The Basic Input-Output System, known simply as the BIOS, is a computer program written in flash memory electronics on the motherboard.
The Bios controls the operation of the motherboard or motherboard and its components. It is responsible for performing the basic functions of computer management and configuration
After a reset or power-up, the processor executes the instruction found in the so-called reset vector (16 bytes before the maximum addressable instruction in the case of x86 processors), there is the first line of BIOS code: is an unconditional jump instruction, which refers to a lower address in the BIOS.
In older PCs the processor continued to read the instructions directly in RAM (since that memory was of the same speed of the RAM), executing the POST routines to verify the operation of the system and later loading an operating system (of 16 bits) into RAM, which would share BIOS functionality.
According to each manufacturer of the BIOS, it will perform different procedures, but in general a copy of the firmware is loaded towards the RAM, since the latter is faster. From there the detection and configuration of the various devices that may contain an operating system is performed. While performing the search process for an OS, the BIOS program offers the option of accessing the RAM-CMOS system where the user can configure various system features, such as the real-time clock. The information contained in RAM-CMOS is used during BIOS execution to configure devices such as fans, buses and controllers.
The BIOS hardware drivers are written in 16 bits being incompatible with 32 and 64 bit OSs, they load their own versions during startup, replacing those used in the early stages.
For a motherboard reference, the manufacturer can publish several BIOS revisions, which solve problems detected in the first batches, code better drivers, or support new processors.
The update of this firmware can be done with a program to burn a new version directly from the operating system, the programs are owned by each company that develops the firmware and can
usually be obtained on the internet next to the BIOS itself.
The BIOS update is perceived as not risk free, since a failure in the procedure leads to the motherboard not starting. Because of this some manufacturers use systems such as bootblock, which is a portion of BIOS that is protected and not upgradeable like the rest of the firmware.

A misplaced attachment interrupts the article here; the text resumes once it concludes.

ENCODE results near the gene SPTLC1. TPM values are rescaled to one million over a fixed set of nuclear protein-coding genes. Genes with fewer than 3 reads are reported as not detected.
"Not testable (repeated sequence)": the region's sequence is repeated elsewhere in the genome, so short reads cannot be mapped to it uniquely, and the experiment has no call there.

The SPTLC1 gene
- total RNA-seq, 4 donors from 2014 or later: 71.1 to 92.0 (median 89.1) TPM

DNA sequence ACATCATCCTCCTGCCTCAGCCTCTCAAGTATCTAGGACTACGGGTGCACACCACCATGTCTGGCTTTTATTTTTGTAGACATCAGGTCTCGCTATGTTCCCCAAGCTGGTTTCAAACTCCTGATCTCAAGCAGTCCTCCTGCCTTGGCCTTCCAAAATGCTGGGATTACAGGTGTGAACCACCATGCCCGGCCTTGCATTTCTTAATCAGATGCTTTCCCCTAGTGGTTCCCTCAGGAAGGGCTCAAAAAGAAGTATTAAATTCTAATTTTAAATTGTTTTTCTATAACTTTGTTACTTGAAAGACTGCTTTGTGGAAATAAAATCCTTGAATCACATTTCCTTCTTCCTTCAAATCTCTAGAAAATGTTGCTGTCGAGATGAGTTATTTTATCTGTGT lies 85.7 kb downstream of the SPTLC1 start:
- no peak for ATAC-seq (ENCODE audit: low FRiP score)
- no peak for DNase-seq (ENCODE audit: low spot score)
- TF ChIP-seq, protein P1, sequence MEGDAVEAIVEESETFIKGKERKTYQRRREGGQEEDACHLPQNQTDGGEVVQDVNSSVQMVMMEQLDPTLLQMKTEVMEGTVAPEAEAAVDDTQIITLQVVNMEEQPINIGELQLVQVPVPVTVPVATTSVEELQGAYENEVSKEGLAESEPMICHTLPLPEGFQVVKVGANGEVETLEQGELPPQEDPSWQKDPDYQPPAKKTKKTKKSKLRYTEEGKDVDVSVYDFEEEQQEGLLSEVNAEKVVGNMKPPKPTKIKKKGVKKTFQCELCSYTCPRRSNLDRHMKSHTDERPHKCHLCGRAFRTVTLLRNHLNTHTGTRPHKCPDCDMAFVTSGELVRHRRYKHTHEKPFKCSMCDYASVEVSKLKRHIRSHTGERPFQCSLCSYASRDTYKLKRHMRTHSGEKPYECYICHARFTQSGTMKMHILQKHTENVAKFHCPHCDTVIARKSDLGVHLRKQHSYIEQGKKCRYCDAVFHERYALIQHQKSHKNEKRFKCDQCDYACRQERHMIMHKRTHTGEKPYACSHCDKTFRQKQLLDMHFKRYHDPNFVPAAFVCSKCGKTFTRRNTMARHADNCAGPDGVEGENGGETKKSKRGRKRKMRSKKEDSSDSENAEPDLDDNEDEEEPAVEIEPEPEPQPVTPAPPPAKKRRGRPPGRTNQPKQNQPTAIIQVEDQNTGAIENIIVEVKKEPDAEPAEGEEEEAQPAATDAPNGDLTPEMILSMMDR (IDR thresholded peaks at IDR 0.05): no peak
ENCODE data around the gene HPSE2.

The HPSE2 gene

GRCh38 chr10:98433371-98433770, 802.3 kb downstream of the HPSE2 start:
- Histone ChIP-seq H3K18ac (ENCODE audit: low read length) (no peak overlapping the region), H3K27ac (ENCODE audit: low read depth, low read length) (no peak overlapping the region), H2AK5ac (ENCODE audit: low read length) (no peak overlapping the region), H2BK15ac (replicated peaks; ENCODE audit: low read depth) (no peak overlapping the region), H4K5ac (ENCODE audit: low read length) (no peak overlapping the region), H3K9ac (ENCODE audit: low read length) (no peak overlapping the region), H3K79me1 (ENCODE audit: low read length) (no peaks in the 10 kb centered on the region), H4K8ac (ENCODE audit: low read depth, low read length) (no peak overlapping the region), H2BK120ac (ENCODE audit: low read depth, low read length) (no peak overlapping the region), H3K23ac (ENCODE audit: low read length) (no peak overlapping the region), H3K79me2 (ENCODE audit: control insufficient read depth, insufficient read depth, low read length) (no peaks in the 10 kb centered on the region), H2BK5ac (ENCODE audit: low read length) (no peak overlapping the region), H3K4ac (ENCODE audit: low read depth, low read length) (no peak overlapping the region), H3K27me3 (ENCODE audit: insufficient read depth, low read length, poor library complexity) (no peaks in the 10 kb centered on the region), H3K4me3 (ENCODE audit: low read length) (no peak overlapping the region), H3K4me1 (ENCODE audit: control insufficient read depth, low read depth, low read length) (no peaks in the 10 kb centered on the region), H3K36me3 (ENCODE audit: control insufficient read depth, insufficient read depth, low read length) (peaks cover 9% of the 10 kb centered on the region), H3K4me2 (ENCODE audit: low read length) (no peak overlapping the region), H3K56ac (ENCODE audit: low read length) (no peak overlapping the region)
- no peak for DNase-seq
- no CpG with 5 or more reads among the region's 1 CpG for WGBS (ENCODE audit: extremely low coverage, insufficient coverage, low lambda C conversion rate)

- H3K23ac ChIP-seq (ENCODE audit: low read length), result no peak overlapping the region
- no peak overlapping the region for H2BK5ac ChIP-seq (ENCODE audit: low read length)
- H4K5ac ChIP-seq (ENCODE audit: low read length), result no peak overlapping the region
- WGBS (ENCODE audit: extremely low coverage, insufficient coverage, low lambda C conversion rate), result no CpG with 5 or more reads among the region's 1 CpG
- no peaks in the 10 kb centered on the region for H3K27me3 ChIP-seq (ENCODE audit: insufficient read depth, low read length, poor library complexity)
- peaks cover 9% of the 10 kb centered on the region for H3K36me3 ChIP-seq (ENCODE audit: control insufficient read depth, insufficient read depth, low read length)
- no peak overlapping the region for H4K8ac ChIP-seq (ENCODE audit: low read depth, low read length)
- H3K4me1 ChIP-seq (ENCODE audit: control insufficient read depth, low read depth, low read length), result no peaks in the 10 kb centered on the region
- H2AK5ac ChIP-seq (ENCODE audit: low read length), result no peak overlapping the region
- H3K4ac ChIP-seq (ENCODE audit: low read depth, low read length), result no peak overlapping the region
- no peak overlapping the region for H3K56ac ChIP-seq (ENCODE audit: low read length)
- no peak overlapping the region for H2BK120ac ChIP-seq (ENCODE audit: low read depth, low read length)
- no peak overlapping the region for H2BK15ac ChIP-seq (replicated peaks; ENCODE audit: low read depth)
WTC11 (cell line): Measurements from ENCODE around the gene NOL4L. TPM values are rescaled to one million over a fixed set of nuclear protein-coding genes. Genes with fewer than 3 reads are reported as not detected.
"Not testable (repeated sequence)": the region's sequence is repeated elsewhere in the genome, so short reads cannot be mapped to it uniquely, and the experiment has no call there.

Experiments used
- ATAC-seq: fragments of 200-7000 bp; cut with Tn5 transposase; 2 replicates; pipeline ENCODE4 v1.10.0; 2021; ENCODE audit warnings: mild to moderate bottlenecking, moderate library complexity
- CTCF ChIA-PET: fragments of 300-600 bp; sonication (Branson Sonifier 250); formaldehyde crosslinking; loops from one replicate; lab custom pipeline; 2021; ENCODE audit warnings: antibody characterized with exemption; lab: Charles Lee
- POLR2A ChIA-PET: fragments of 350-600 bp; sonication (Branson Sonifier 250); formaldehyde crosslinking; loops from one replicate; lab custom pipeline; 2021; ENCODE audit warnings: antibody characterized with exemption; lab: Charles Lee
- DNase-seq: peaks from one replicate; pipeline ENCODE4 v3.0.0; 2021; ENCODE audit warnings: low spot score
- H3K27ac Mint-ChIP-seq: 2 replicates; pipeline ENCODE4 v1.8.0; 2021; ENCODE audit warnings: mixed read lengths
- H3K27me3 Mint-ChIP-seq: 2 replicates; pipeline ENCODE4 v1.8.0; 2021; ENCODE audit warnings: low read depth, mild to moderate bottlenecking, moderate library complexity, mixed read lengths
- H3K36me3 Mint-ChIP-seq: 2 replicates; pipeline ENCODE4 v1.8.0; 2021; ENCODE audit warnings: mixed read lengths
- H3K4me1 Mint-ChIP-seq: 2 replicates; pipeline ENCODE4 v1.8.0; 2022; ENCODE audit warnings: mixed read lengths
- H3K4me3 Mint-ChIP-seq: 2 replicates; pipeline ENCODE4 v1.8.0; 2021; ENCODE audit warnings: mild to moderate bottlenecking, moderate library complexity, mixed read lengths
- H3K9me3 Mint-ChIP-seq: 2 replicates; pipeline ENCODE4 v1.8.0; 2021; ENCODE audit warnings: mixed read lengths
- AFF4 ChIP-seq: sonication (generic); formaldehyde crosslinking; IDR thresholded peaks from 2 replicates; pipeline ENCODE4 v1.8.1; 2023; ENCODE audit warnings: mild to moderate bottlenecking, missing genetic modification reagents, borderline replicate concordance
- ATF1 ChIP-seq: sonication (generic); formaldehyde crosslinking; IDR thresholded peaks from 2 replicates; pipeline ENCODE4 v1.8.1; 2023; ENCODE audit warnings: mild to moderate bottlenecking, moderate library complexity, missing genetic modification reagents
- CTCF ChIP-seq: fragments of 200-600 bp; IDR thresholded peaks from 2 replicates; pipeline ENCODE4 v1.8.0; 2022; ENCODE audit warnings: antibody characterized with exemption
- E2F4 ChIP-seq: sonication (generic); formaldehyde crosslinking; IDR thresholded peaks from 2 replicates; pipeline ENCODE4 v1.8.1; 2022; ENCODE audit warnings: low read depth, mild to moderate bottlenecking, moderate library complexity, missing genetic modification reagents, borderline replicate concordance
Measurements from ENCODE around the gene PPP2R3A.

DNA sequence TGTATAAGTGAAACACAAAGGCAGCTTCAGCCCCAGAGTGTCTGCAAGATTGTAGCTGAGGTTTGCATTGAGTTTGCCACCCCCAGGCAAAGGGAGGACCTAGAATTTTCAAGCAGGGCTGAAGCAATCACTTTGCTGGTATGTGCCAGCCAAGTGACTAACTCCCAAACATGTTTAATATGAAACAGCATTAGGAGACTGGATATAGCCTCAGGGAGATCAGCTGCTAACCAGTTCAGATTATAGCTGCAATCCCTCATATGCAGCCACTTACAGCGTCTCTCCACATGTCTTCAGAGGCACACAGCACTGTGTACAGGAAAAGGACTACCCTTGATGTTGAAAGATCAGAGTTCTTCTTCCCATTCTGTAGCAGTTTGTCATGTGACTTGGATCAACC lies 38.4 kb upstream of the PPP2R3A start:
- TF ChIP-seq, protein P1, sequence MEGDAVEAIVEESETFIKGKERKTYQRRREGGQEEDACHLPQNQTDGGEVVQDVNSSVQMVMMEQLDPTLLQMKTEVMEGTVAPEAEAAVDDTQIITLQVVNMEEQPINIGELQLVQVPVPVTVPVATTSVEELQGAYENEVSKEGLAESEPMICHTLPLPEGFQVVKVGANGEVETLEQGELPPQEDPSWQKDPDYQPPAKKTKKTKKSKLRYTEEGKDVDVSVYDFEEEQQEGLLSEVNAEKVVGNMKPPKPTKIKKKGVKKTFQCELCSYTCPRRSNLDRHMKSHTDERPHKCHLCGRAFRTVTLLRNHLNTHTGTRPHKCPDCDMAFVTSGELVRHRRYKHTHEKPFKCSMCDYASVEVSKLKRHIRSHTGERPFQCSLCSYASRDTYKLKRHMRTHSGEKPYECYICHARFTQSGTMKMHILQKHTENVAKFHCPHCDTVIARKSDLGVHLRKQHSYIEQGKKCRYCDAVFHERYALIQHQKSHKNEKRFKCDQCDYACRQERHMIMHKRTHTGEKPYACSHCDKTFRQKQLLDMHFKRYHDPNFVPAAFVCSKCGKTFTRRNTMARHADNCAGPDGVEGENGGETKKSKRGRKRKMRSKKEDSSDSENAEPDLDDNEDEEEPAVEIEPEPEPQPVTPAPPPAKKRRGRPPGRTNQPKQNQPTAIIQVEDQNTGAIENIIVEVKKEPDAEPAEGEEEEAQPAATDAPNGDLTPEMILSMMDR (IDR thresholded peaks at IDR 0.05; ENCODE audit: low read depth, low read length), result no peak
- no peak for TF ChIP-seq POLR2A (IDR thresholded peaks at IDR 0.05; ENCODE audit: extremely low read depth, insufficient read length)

BIOS Firmware on Adapter Cards
A system can contain various chips with BIOS firmware in addition to the one on the motherboard: video, network and other cards carry bits of code in memory (with the help of the main BIOS) that allows the operation of those devices.
The vast majority of x86 Architecture Motherboard vendors delegate to third-party BIOS production. Manufacturers often write and publish firmware updates that fix problems or provide compatibility with new products.
The main BIOS vendors are American Megatrends (AMI) and Phoenix Technologies (which purchased Award Software International in 1998). There are BIOS projects under the free software scheme like Coreboot that offer alternate firmware for a few motherboard references.
Unlike other system components, the video card should run from initial startup, long before any operating system is being loaded into RAM: on systems with embedded video, the BIOS on the motherboard contains routines necessary to operate the video of the board.
The first computers (which did not have integrated video) had BIOS capable of controlling any MDA and CGA adapter cards. In 1984 when new systems like the EGA appeared, it was necessary to add a video BIOS to maintain compatibility with those systems that did not have the management routines for the new standard; since that time the video cards have their own firmware.
The BIOS of these adapters provides basic tools to handle the video hardware offered by the card. When the computer starts, some of these cards display the brand of the card, model and firmware version in addition to the size of the video memory.
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